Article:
Groundforce Shorco’s new MP375 hydraulic props are playing an important supporting role at one of the UK’s most ambitious civil engineering projects.
The new Luton DART (Direct Air-Rail Transit) project will replace a slow and inefficient bus service to provide a direct link between Luton Airport Parkway station and London Luton airport 2.3km away, cutting the journey time to less than four minutes.
Much of the railway is located underground and Groundforce Shorco’s £1.2m contract involves ground support for four locations: the viaduct piers; an open-cut tunnel known as the Trough; a cut-and-cover tunnel, known simply as the Tunnel; and Central Station, an underground terminus and maintenance area at the airport.
Poor ground conditions mean that extensive support is required within the excavations: propping is split into nine zones and each zone is between 50m and 100m in length.
In total, Groundforce will be supplying approximately 140 props to support excavations ranging in width from 11m to 21m.
“The ground conditions are very poor,” said Daniel Hobson, section manager for the main contractor, Volker Fitzpatrick/Kier joint venture. “It consists of structureless chalk and flinty clay in complex bands and pockets,” he said.
The chalk in particular is difficult to work with as it has a tendency to dissolve into a slurry when wet. “It’s weird stuff. When we were drilling boreholes we literally couldn’t retrieve any cores in some places; once it gets wet it turns to toothpaste,” said Hobson.
“Added to that, this is a very complicated engineering job. We’re doing a mixture of top-down, bottom-up and cut-and-cover tunnelling and building a 50m viaduct.”
One of the most demanding elements is the Central Station maintenance area where an open excavation has been avoided by installing a roof slab over the underground facility before commencing excavation.
Power-floated surface blinding layer
“We prepared the ground, power-floated a surface blinding layer and applied a wax sealer and release agent and then installed the slab and capping beam in one go,” said Hobson.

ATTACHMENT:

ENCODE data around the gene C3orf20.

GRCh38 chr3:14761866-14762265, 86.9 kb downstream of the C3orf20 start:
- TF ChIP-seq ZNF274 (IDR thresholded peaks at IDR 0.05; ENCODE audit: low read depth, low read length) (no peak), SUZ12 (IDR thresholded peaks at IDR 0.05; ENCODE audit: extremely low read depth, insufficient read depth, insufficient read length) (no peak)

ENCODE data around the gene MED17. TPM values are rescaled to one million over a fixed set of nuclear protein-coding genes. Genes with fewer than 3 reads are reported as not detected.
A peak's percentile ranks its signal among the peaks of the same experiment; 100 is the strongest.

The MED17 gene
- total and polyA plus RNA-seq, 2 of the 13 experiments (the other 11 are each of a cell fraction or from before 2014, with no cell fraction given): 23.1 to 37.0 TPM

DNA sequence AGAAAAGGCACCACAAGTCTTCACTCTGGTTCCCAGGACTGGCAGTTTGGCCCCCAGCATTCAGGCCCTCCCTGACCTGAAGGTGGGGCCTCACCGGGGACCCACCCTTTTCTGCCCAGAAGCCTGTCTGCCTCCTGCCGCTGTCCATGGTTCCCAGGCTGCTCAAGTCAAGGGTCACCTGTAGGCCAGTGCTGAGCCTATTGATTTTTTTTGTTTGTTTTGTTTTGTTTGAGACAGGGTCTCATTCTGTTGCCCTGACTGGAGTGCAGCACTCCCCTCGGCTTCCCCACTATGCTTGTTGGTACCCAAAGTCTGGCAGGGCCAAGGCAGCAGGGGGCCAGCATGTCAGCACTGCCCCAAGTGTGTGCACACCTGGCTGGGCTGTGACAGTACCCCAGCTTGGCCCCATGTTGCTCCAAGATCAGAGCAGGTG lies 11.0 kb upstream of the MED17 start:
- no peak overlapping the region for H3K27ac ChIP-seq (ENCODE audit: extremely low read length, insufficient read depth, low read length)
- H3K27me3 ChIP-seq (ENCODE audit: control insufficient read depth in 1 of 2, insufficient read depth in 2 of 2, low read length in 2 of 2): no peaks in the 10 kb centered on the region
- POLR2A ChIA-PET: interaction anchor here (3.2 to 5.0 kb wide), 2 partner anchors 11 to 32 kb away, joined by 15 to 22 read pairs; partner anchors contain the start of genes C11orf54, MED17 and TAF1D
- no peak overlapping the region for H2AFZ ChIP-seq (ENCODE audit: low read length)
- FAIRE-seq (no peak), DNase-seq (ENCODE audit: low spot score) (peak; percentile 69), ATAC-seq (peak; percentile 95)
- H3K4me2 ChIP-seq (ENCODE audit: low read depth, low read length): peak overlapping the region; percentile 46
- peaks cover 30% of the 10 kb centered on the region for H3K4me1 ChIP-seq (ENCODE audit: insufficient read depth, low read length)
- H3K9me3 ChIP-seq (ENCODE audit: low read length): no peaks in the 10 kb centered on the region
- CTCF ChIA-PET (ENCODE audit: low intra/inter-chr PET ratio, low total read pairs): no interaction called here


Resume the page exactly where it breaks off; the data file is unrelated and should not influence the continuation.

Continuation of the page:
Excavation then commenced at one end of the structure and progressed along a sequence of headers and benches dug out from underneath the slab.
This excavation required lateral support at a depth of around 4.5m – but with the roof slab already in place the props couldn’t be simply lifted into the excavation as usual. Instead, two apertures were created in the slab to allow equipment to be brought in and excavated material taken out.
“The props for the central station maintenance area had to be split into 4m-long sections allowing them to be dropped through the voids in the slab,” said Groundforce major project manager Andy Simms.
The Luton DART project is also the first outing for Groundforce Shorco’s new MP375 prop – a higher-capacity version of the MP250 unit.
Loads are high on this project – so much so that Groundforce is supplying around 60 of its highest-capacity MP750 props in addition to 21 of its MP150s and 38 MP250s.
The MP375 – with a nominal load capacity of 375 tonnes – sits between the MP250 and the MP750 (250 tonnes and 750 tonnes respectively). Its primary advantage is that it can support high loads in corners, spanning at 45o.
“The minute you put a prop at an angle, the load increases. Across a corner the load, imposed at an angle of 45o, goes up by around 40%. Once these loads get close to the capacity of the MP250 you need a larger prop, ” said Simms.
“Specified loads are getting bigger as projects increase in size, which is why we’ve developed the MP375. With the new prop we can do higher loadings and still maintain plenty of working space within the excavation.”
One of the largest ground support contracts
The project – one of the largest ground support contracts Groundforce has ever delivered – is further complicated by the need to work around a live airport.
Co-ordination between the client, main contractor, specialist contractors and engineering consultants Tony Gee & Partners (tunnels) and Hewsons Consulting Engineers (Central Station) has been facilitated by the extensive use of 3D modelling.
The use of modular hydraulic propping equipment has helped streamline the programme, said Hobson. “It means we don’t have to cut and weld steel because it’s completely adjustable. This and the availability of Groundforce’s equipment has saved us a shed-load of time. The Groundforce technical team has been really helpful, too.”